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Someone to BlameSomeone to Blame
C.S. Lakin
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In the wake of heartrending family tragedies, Matt and Irene Moore and their 14-year-old daughter, Casey, move to a small Pacific Northwestern town. When young drifter Billy's arrival in Breakers parallels a series of hateful crimes, unexpected circumstances entangle his life with the Moores. Will they all find grace and healing in unlikely ways? 352 pages, softcover from Zondervan.
     

 

 Someone to Blame Discussion Questions: by C.S Lakin


 

1. The obvious theme of Someone to Blame revolves around blame. But blame has many forms and nuances. Many of the characters in this book struggle with blame, and each struggle is different depending on the person and their personality and background. Talk about some of these characters and who they blame and why. For example, Zack is eager to blame Billy Thurber of blackmail and manipulation due to his own paranoia. His imagination and fear are what lead him to blame Billy for things Billy has not done. We often blame others for things they have not done because of our own insecurities.

 

 


2. Billy Thurber acts as a catalyst to the others around him. With each person he encounters, he triggers a reaction, which causes that person to suspect him. How do each of the following people react to Billy, leading them to conclude he is a bad person: Dottie, Jerry, Tomás, Matt, and Sheriff Huff.

 

 

3. The sheriff acts in part as the “Greek Chorus” in this book. His is the voice of reason; he asks the important ethical and moral questions throughout the story. He is the observer and concluder. Just what does he conclude about Billy Thurber throughout the book, and how does his opinion change over time?

 

 

4. Throughout the book Billy Thurber is seen and experienced through the eyes of others. Why does his behavior set others off? Huff ponders at one point how the way a person is raised will mold his character. He wonders if someone like Billy, raised with violence, would tend toward violence. And he observes how society will often reinforce such antisocial and violent behavior. How does grace, as shown by Irene, break this pattern?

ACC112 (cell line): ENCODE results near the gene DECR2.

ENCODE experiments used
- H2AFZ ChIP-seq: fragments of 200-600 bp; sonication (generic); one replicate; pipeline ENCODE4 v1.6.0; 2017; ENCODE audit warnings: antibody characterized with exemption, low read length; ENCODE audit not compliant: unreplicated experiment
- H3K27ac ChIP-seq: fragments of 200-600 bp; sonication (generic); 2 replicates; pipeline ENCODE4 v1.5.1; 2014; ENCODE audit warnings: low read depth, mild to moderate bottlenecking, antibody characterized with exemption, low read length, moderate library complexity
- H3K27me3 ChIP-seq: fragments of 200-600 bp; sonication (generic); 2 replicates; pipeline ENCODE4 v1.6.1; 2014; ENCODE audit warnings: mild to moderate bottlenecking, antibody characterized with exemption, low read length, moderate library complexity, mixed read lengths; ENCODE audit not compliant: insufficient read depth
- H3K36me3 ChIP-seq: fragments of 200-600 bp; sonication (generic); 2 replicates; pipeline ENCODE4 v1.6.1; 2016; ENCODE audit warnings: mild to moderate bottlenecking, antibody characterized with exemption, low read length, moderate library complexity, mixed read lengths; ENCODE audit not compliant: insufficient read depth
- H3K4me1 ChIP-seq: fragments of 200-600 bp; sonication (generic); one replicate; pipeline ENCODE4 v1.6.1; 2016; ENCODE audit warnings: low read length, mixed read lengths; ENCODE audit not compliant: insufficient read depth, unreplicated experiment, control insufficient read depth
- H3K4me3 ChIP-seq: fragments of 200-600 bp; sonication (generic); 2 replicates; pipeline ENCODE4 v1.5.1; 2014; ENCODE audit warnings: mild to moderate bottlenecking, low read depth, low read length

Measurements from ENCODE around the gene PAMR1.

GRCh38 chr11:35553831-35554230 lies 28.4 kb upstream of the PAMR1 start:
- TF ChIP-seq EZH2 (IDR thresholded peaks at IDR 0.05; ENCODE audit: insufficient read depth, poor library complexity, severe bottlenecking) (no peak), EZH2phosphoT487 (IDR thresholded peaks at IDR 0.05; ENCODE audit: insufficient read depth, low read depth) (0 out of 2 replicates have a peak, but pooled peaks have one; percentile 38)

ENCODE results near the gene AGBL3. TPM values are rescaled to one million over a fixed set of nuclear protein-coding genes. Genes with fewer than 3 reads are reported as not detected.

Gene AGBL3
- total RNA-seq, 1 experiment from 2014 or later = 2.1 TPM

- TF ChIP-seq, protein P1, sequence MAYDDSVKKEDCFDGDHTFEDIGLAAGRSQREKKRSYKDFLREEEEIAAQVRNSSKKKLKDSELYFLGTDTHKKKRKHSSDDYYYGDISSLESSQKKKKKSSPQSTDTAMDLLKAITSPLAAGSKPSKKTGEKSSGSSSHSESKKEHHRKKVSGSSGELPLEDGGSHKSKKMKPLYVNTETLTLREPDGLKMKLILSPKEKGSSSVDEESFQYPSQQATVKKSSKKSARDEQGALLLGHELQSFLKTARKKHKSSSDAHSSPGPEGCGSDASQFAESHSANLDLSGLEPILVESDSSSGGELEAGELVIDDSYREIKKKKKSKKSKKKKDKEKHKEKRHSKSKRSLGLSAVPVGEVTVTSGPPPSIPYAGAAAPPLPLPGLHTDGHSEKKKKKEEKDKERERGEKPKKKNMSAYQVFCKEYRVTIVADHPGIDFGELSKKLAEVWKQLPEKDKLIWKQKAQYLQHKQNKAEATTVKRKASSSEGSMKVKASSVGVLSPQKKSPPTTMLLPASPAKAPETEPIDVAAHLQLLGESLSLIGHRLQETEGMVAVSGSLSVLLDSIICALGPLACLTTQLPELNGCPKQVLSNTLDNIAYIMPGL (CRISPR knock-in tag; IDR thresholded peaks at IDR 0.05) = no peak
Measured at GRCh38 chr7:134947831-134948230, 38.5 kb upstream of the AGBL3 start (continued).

5. One of the themes of the book deals with why God allows good people to suffer. What does Pastor Luis say to Irene about why were are put here on earth, and how does that tie in with the peace Irene finds at the end of the book after risking all to save Billy?

 

 

6. Irene reflects on how every little act we do can have huge repercussions. She wonders if someone had just said a kind word to her son Daniel he might not have taken his life. How, in her act of kindness toward Billy, did she unknowingly free him from a prison he had lived in most of his life?

 

 

7. The ocean is a motif used throughout the book. Irene ponders on how people in the world seem afloat, adrift, desperate for a lifeline, unable to clearly navigate through the icebergs unseen under the surface. What are some of the images and metaphors used in the book related to the sea, drowning, being adrift, and sinking?

 

 

8. Matt is quick to blame his son for the horrible tragedies that occur in the story. Irene tends to blame herself instead of others. Both blaming ourselves and blaming others can be hurtful and destructive. What leads Matt to feeling he is to blame for Daniel’s suicide? And how does this open the door to the beginning of reconciliation with God and healing?

 

 

9. Billy has been traumatized and is not even aware of how deeply the betrayal and lies run. But his encounters with Irene help trigger his buried memories, and, in effect, the truth he literally uncovers sets him free. The truth can often be painful, as we also see in Matt’s realization of his harsh treatment of Daniel. How can it, though, lead to healing?

 

 

10. In what ways does the theme of forgiveness come into play in the story? Think of all the different people who have to show forgiveness to others and to themselves.

 

 

11. Dottie, to me, represents the most dangerous attitude. This sweet, sassy old woman seems harmless. Yet, she is quick to judge and categorize Billy the moment he comes into the store. And when she reads about the death of Grizz, she’s quick to blame Billy without a second thought. She tells Tim she will believe whatever she wants, and she’s proud of it. How is this a dangerous and unchristian attitude we should beware of adopting?